An open Internet is essential for business growth and innovation
No one disputes the Internet is now a central part of our everyday lives, and critical to a strong economy. The Internet’s promise as an innovative, open platform has driven business growth and innovation and leveled the playing field for new entrants to the market.
For the past 16 years I have grown a successful Internet technology business in Illinois on that promise, helping hundreds of clients communicate to their audiences and enhance their services.
As the Federal Communications Commission readies for a Feb. 26 vote on rules for the Internet, the fundamental principle that has made the Internet a success, its openness and non-discrimination, is at risk.
A few large companies, including AT&T, Verizon and Comcast, are joining with their friends in Congress to maintain and grow their market dominance, at the expense of competition and a dynamic marketplace. They want to break the Internet into fast lanes and slow lanes, and then charge us twice: once to the receiver and once to the sender. We are the sender — businesses that want to make sure our audiences can reach us. If we don’t pay extra to be in the fast lane, then we will be relegated to the lane that frustrated audiences will learn to ignore. In short, Internet discrimination means a tax on small business.
Internet discrimination also means blocking innovation. Somewhere in Illinois, entrepreneurs young and not so young are dreaming up the next Facebook, Netflix or Amazon. Without adequate protections, these and other innovators in the economy will be “vulnerable to whims of broadband service providers,” according to Standard & Poors.
The solution is simple: net neutrality. Net neutrality simply means: no blocking, no throttling. no paid prioritization — and no discrimination.
The best way to protect the Internet is with Title II of the Federal Communications Act, which states that “common carriers” can’t “make any unjust or unreasonable discrimination in charges, practices, classifications, regulations, facilities, or services.” Simple. Clear.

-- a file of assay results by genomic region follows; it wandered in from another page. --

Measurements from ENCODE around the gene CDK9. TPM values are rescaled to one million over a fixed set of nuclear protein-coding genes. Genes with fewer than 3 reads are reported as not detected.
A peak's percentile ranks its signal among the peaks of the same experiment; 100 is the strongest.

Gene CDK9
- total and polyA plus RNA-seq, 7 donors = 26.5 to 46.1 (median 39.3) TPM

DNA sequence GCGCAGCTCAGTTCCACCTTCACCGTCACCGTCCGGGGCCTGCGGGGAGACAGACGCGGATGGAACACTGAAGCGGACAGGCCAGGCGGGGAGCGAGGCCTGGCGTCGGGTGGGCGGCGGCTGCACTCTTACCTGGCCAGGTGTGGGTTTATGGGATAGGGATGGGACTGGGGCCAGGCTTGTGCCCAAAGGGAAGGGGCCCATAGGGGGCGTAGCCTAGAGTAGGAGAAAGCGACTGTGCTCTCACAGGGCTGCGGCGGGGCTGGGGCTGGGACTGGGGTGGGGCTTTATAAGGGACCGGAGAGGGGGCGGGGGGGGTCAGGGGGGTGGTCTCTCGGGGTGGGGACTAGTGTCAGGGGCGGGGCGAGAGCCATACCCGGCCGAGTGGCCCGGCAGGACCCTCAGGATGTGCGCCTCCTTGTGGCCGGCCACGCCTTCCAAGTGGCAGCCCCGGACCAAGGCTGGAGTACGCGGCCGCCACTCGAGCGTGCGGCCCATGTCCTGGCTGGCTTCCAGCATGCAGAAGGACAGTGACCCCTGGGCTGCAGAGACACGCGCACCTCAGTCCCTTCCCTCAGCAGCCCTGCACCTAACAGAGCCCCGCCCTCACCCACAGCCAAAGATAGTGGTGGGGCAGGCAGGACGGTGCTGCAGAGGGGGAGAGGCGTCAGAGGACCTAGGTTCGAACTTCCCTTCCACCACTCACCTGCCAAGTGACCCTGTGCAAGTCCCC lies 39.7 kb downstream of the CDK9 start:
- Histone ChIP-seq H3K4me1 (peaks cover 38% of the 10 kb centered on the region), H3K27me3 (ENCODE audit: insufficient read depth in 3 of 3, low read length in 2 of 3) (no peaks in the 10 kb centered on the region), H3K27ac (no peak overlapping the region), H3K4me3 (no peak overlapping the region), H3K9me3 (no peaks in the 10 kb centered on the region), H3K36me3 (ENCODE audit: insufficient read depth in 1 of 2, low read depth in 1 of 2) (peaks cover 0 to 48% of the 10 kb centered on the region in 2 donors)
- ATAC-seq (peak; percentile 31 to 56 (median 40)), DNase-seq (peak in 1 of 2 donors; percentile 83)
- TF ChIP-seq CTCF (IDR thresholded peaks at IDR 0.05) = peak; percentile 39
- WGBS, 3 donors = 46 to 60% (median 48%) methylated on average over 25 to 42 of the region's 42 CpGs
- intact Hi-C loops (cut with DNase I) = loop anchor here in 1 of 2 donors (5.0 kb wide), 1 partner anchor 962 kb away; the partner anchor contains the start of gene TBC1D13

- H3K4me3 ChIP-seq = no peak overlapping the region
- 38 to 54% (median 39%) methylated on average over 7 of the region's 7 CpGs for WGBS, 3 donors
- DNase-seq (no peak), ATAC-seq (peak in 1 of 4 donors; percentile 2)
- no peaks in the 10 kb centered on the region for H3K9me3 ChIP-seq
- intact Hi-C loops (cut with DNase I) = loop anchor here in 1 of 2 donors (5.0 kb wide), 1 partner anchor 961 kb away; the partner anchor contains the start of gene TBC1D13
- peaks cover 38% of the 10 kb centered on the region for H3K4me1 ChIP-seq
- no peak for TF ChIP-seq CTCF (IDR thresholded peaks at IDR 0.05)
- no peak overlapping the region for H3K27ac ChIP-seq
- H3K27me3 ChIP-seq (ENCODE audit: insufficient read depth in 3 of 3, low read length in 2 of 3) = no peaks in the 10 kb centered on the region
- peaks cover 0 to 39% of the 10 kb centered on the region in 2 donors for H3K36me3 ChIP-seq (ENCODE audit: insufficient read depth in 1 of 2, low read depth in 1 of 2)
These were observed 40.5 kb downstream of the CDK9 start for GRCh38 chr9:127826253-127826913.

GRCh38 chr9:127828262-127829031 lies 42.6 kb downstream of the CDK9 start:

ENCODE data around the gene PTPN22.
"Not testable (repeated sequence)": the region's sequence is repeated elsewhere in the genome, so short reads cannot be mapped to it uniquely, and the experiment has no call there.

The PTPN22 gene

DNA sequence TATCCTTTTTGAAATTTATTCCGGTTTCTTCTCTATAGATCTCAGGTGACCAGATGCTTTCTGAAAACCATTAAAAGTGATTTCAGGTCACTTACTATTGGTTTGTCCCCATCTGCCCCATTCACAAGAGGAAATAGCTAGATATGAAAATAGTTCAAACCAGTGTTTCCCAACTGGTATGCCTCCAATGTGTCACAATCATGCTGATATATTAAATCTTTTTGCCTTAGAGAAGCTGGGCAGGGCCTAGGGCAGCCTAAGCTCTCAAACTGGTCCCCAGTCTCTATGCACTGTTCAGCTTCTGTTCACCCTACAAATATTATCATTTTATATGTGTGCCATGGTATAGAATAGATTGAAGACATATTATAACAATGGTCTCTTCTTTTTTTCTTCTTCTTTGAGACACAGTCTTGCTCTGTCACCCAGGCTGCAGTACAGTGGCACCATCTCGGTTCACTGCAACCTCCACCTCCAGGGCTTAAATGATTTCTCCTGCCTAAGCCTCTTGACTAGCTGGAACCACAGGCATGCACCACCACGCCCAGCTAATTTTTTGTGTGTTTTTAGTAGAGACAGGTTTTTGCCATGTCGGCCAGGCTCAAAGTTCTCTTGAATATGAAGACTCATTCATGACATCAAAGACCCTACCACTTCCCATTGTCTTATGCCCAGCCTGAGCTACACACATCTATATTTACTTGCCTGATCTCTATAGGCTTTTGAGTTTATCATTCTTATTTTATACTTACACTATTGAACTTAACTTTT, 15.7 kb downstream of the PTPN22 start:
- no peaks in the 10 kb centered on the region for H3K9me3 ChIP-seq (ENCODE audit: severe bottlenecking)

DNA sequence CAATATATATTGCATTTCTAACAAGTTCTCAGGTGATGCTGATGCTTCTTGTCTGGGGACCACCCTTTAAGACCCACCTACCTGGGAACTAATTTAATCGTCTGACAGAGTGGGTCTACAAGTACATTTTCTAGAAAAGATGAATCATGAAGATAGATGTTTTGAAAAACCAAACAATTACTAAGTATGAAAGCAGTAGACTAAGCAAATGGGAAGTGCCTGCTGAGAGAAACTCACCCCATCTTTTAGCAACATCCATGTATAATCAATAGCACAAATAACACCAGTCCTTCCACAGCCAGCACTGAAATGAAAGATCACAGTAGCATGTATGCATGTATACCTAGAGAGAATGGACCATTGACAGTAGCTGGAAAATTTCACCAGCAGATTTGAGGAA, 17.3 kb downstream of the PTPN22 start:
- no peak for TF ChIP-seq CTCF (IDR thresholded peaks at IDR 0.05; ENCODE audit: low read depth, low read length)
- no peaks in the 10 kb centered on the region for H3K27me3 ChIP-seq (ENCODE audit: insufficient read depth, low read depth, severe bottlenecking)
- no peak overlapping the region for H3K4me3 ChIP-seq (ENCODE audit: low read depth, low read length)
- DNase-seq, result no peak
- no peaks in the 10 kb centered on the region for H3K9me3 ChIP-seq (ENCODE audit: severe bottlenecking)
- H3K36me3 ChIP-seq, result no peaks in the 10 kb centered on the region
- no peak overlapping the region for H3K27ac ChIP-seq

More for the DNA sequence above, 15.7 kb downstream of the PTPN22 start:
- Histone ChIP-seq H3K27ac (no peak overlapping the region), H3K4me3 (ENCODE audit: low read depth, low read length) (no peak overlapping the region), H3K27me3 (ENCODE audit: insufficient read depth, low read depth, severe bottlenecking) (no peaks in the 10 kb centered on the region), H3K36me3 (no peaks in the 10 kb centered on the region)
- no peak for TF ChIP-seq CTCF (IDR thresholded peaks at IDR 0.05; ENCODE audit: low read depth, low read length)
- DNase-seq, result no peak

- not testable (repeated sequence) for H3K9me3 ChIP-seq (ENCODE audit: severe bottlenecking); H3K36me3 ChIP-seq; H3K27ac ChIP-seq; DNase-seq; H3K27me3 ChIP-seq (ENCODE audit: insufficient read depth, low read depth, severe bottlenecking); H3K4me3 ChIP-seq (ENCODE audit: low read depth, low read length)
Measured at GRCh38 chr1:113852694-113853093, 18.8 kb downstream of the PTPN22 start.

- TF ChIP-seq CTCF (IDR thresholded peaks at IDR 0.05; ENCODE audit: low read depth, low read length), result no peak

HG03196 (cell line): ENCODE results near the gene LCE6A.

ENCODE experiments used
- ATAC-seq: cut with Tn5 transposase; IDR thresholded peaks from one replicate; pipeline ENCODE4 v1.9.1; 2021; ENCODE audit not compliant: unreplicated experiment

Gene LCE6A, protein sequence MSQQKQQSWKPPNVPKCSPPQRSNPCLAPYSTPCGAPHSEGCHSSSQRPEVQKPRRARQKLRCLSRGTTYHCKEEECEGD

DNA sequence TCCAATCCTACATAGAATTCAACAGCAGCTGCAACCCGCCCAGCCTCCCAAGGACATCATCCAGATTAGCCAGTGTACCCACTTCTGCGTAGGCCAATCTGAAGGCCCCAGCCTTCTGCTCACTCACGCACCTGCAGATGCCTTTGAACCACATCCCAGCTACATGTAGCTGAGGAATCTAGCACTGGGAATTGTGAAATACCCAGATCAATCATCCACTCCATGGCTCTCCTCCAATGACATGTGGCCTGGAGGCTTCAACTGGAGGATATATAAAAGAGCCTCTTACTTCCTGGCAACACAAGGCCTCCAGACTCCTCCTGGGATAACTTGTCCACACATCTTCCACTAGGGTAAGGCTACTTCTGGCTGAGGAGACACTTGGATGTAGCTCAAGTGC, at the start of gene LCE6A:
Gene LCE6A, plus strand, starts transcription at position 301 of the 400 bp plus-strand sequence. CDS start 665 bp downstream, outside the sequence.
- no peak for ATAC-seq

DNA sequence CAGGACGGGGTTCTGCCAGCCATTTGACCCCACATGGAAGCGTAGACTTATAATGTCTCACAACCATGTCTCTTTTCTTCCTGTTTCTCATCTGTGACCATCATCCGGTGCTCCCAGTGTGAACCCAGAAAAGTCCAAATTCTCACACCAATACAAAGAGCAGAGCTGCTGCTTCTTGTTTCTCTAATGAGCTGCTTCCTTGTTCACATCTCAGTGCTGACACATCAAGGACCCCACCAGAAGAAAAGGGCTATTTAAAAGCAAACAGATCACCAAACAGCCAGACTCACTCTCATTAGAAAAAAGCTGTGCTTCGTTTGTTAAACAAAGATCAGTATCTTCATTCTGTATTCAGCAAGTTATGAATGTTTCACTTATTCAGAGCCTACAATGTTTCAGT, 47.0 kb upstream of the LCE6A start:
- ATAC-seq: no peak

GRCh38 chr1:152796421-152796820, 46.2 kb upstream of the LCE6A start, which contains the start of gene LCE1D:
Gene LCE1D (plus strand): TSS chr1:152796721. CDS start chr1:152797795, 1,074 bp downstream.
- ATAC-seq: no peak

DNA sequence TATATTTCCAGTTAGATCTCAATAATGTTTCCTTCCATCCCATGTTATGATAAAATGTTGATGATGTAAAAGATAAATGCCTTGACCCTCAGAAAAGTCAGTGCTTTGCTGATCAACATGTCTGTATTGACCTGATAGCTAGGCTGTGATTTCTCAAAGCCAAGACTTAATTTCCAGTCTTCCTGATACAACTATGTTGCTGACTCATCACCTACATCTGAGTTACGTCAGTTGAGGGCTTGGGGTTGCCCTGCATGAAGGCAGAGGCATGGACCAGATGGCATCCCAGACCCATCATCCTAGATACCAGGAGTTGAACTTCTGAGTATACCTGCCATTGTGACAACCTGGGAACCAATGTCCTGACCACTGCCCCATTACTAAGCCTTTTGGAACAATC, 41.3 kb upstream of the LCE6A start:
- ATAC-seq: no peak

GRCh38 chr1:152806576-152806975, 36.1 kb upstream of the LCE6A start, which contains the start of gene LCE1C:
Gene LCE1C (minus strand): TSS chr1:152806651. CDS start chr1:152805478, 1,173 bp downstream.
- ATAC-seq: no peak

Net neutrality provides the kinds of straightforward rules that Illinois businesses, big and small, need to navigate in the marketplace.
Net neutrality isn’t a conservative/liberal issue, or even a big/small issue. It’s really a few incumbent companies, who are notorious for poor service, against the rest of us.
“Protecting an open Internet is a position that reaches across the political divide,” says Andrew Shore, executive director of Internet Freedom Business Alliance, which conducted a poll in the matter. “In question after question, the research found that GOP and conservative voters are concerned with the effects of telcos having the power to block or influence content on the Internet.” Most of the tech community including Google, Amazon, Microsoft, Twitter, Facebook, and many in the real estate and investor communities support net neutrality. and there has been overwhelming public support for net neutrality.
The FCC has received more comments on its Internet rules than any other issue — nearly seven million comments — the vast majority in support on net neutrality.
The issue has particular importance for women and minority owned businesses, often smaller and newer entrants to the market. We count our business among the 30 percent of business Illinois that are women-owned. In addition, racial and ethnic minorities own 20 percent of Illinois businesses. Without clear rules for net neutrality, discrimination will move online, blocking smaller and emerging businesses from growing their customer base.
Small businesses will suffer and jobs will be lost if big telecom companies game the system to control access on the Internet.
Right now, there are fake “open Internet” bills moving in Congress in an attempt to supercede the FCC’s authority to rule in favor of net neutrality.
Business leaders would do well to contact their congressional representatives to tell them our businesses need net neutrality. Congress should step down and let the FCC do its job.
Use this site to find out whose team your elected representatives are on and give them a call: www.battleforthenet.com. Read more through the Internet Freedom Business Alliance: www.netfreedom.us/resources.
Danielle Chynoweth is the organizing director of the Center for Media Justice. Danielle grew up in the Chicago area and has been a resident of Champaign-Urbana since 1995. For the past 16 years, she has been a partner of Pixo Technologies. She served as council member and then mayor pro tem of Urbana and was named Woman of the Year in 2011 by Central Illinois Business Magazine. She is a nationally recognized media policy expert.